The decisions and conduct of former Post Office chief executive Paula Vennells have been put under the spotlight in the Horizon IT inquiry since the beginning of the year.

As the eyes of the inquiry’s counsel and wronged subpostmasters are set to turn to the 65-year-old as she enters the witness box on Wednesday, here are 10 potentially significant things the probe has learned about Ms Vennells to date:

– Ms Vennells ‘believed there were no miscarriages of justice’

The Post Office’s chief financial officer prepared a document for current chief executive Nick Read which claimed Ms Vennells did not believe there had been miscarriages of justice and “could not have got there emotionally”.

Alisdair Cameron giving evidence to the inquiry
Alisdair Cameron giving evidence to the inquiry (Post Office Horizon IT Inquiry/PA)

Alisdair Cameron told the probe that she had been “clear in her conviction from the day I joined that nothing had gone wrong”.

Asked if Ms Vennells had been “unwavering in her conviction that there had been no miscarriages of justice”, Mr Cameron said: “As far as I was concerned, yes.”

– Ex-head of IT blocked Ms Vennells’ number

The Post Office’s former head of IT said she blocked Ms Vennells’ phone number after the former chief executive sought her help to “avoid an independent inquiry”.

Lesley Sewell said Ms Vennells had contacted her four times in 2020 and 2021 – five years after Ms Sewell had left the company.

Ms Sewell told the probe in her witness statement that she blocked Ms Vennells’ number because she “did not feel comfortable with her contacting me”.

– Ms Vennells ‘interjected’ in talks to stop prosecutions

A former top lawyer at the Post Office said Ms Vennells “interjected” when senior management suggested subpostmaster prosecutions should stop.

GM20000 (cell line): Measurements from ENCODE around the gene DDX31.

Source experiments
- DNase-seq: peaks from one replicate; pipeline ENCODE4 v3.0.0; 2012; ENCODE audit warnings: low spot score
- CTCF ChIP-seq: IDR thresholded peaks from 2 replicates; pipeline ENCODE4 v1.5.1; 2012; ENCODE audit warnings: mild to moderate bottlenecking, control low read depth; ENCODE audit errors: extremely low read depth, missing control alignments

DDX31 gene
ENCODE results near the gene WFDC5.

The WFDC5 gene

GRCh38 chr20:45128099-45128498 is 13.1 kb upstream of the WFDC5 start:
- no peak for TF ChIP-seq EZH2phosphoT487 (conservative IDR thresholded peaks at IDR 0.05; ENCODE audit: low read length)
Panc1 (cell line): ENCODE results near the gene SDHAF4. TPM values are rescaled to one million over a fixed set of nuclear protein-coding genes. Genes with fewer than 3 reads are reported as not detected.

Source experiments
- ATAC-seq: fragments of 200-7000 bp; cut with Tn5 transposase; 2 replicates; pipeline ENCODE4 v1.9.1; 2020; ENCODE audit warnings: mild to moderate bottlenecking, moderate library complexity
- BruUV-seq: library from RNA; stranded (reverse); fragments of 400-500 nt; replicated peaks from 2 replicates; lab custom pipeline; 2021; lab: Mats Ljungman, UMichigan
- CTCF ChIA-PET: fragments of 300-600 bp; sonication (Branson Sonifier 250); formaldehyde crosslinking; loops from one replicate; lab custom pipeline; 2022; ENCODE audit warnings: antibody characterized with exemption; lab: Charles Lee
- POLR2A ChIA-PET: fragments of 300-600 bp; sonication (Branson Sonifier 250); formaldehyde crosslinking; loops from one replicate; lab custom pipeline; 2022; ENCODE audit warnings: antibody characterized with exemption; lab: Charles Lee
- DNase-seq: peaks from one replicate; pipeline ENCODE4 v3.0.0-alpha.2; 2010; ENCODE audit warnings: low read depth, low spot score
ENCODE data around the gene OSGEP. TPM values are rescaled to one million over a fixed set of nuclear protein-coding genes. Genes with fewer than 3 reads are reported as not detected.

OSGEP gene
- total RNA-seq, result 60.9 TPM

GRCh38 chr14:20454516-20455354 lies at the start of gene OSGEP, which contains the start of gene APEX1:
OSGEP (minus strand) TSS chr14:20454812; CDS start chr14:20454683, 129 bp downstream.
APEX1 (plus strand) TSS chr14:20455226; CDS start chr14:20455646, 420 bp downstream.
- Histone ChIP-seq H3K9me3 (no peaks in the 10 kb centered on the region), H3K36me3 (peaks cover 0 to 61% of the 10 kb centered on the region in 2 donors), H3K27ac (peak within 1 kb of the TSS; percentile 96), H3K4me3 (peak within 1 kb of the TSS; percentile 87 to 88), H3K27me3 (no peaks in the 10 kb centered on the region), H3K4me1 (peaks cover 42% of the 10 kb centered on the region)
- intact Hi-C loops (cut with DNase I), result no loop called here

Post Office sign
The Horizon IT inquiry is continuing (PA)

A document shown to the inquiry described Ms Vennells as “resiling” from the proposals in 2013.

After saying the executive committee was in favour of “ceasing prosecutions entirely”, lawyer Chris Aujard added: “Paula interjected or made the comment that proposition should not be taken as what I’d intended it to be, never bringing prosecutions, but rather… Post Office should continue to take some prosecutions.”

– Ms Vennells sought to make Horizon bugs sound ‘non-emotive’

In an email from July 2013, which was shown to the inquiry, Ms Vennells said she did not want to use the word “bugs” when referencing the faulty Horizon system in an attempt to be “non-emotive”.

The message, to then communications chief Mark Davies, read: “My engineer/computer literate husband sent the following reply to the question: ‘What is a non-emotive word for computer bugs, glitches, defects that happen as a matter of course?

“Answer: ‘Exception or anomaly. You can also say conditional exception/anomaly which only manifests itself under unforeseen circumstances xx.”

– Inquiry told Ms Vennells likely signed off on £300,000 trial bill over £25,000 shortfall

A former managing director of the Post Office said Ms Vennells “likely” signed off on a trial bill of more than £300,000 after a subpostmaster was accused of having a £25,000 shortfall at his branch.

Alan Cook told the Horizon IT Inquiry that Ms Vennells, who was the organisation’s network director at the time a civil case was brought against subpostmaster Lee Castleton, was likely to be the “designated authority” who gave the go-ahead for legal costs.

Former Post Office workers Lee Castleton (left) and Noel Thomas
Former Post Office workers Lee Castleton (left) and Noel Thomas (Yui Mok/PA)

East Yorkshire subpostmaster Mr Castleton was found to have a £25,000 shortfall at his branch and was made bankrupt after he lost his legal battle with the Post Office.

– Ms Vennells suggested temptation to borrow from tills was issue for subpostmasters, probe heard